HOWEVER GUYS!....

    ANY of us can be arrested and charged if people call the police and complain! if we raise an alarm to people, we can be charged this scares the **** out of me

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    doublepost*

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    State Researcher dng's Avatar
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    b1ack5mith wrote:
    TJ is right, they need not supply it to us... P.S. badge #'s are somethin made up in movies :/ (from what the sgt told me on the phone) but everything worked out, and i just had to prove that provo officer wrong



    HOWEVER GUYS!....

    ANY of us can be arrested and charged if people call the police and complain! if we raise an alarm to people, we can be charged this scares the **** out of me
    By the way, they might not have badge numbers, but they might have unit numbers. Those unit numbers would be on their badges. Hopefully not, but he could have just be playing the semantics game with you. Trust me, that is not something, "made up in the movies".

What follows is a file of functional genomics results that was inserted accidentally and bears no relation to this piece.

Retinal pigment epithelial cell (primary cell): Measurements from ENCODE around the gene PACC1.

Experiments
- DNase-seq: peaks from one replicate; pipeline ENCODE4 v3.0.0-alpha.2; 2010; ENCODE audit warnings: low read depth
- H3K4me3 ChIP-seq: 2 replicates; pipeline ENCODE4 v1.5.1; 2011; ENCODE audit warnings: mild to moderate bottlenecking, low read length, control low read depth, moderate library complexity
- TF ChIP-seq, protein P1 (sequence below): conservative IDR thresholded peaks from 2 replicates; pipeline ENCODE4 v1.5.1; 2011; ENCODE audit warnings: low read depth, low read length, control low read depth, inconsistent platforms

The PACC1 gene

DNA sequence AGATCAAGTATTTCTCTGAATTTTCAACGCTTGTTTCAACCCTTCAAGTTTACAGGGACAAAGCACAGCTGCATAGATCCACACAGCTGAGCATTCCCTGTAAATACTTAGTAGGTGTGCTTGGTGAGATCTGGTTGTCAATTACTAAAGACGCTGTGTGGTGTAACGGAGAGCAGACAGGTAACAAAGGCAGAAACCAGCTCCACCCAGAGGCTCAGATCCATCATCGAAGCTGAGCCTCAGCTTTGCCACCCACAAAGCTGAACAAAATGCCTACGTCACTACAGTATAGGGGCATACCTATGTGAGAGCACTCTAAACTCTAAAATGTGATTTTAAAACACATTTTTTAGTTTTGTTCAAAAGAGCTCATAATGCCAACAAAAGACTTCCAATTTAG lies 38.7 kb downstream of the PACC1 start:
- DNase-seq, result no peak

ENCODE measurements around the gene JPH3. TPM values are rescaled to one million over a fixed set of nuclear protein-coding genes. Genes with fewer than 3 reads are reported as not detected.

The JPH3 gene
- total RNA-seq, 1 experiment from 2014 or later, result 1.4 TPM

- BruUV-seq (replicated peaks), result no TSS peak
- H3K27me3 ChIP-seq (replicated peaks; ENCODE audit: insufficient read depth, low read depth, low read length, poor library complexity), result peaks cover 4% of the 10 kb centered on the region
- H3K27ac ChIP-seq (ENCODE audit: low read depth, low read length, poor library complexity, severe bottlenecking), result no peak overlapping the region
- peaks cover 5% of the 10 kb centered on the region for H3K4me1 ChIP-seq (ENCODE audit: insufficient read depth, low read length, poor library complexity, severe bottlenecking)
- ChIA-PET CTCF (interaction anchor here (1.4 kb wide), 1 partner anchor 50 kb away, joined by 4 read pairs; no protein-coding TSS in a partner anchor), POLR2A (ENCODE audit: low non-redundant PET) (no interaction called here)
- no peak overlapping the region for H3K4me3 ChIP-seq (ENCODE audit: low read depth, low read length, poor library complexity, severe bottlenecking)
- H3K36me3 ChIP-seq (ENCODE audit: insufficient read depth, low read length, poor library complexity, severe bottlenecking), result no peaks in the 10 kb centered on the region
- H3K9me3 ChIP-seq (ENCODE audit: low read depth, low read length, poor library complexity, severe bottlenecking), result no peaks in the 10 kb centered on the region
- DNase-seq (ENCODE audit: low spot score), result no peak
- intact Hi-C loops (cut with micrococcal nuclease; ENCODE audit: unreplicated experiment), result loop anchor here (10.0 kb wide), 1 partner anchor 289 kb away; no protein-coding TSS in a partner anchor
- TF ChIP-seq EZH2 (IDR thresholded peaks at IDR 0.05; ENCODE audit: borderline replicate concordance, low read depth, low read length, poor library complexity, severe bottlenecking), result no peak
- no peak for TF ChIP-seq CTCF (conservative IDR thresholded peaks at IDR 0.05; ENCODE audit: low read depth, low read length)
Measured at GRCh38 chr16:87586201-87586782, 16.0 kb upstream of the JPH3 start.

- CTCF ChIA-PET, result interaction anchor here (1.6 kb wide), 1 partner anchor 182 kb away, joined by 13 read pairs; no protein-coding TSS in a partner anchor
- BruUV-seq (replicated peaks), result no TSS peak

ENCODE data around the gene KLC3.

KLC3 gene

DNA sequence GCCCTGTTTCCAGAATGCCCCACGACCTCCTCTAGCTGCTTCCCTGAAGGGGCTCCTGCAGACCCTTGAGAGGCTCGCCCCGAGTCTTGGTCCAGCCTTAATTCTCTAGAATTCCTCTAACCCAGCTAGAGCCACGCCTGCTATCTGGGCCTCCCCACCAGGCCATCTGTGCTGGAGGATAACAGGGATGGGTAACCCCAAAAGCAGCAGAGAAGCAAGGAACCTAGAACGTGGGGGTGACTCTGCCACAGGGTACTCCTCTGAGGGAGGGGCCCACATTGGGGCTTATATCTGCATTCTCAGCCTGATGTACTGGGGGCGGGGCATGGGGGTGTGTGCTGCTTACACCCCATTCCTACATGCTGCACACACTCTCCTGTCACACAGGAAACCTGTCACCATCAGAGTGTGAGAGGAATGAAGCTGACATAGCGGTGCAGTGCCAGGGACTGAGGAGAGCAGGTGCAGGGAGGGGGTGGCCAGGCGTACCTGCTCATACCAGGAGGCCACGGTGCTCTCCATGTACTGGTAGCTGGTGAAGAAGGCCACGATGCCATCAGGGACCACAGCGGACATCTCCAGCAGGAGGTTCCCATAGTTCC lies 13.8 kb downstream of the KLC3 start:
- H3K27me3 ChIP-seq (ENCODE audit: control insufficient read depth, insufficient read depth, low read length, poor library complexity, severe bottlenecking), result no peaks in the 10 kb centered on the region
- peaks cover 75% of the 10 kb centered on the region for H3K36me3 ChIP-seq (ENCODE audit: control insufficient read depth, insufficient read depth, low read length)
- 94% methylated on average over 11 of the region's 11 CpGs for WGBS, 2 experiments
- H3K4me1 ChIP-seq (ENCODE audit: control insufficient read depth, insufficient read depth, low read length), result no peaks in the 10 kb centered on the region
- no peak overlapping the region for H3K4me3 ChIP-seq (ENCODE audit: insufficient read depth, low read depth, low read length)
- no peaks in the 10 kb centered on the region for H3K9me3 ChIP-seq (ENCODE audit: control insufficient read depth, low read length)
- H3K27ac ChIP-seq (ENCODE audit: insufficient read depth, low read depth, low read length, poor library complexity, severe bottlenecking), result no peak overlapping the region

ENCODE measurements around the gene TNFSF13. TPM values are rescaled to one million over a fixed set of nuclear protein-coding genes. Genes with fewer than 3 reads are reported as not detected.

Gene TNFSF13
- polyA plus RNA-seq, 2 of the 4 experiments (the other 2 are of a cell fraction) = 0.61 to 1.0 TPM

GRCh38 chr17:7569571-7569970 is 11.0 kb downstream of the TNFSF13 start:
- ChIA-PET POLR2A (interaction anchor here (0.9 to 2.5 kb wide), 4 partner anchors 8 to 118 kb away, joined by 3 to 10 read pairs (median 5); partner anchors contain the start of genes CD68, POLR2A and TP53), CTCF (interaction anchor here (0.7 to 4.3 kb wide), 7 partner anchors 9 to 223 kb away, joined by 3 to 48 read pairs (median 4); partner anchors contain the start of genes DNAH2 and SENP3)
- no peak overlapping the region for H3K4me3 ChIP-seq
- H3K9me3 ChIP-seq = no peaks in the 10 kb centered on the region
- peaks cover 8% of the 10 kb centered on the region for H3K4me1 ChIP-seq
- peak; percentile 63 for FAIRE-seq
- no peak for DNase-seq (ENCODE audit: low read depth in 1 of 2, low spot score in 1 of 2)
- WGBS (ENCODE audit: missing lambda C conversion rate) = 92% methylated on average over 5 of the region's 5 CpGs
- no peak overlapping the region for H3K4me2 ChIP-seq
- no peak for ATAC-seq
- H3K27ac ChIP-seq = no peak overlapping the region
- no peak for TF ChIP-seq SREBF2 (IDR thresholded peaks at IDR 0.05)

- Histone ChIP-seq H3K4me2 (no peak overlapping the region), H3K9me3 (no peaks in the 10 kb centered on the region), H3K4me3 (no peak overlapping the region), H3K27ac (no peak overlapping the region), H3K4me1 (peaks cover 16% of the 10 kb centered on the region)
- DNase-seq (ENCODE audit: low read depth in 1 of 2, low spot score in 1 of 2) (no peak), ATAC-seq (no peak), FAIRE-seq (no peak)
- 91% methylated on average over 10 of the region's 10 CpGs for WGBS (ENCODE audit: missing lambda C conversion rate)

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    Hey guys, ... been listening in for a while, but have to comment about some things being said here.

    It was mentioned:

    "That was a detention. An arrest is when they put cuffs on so tight you have a permanent scar on your wrist, they threaten to "beat the **** out of you" while you're cuffed, you get shipped to jail, and then they prefer whatever ******** charge suits them after letting you stew for 24 hours. This one cop sounds like a toad, but it might have been much worse."

    -ljp
    You are correct here, but officially, it is an Arrest. I had an officer accused of 'attempted kidnapping' because he didn't know the difference.

    It's a simple question really, "Am I under Arrest?" The officer should say "Yes" if they are acting in the capacity of an officer. You then have the opportunity to exercise your right to remain silent, or spill all to those who will use it against you.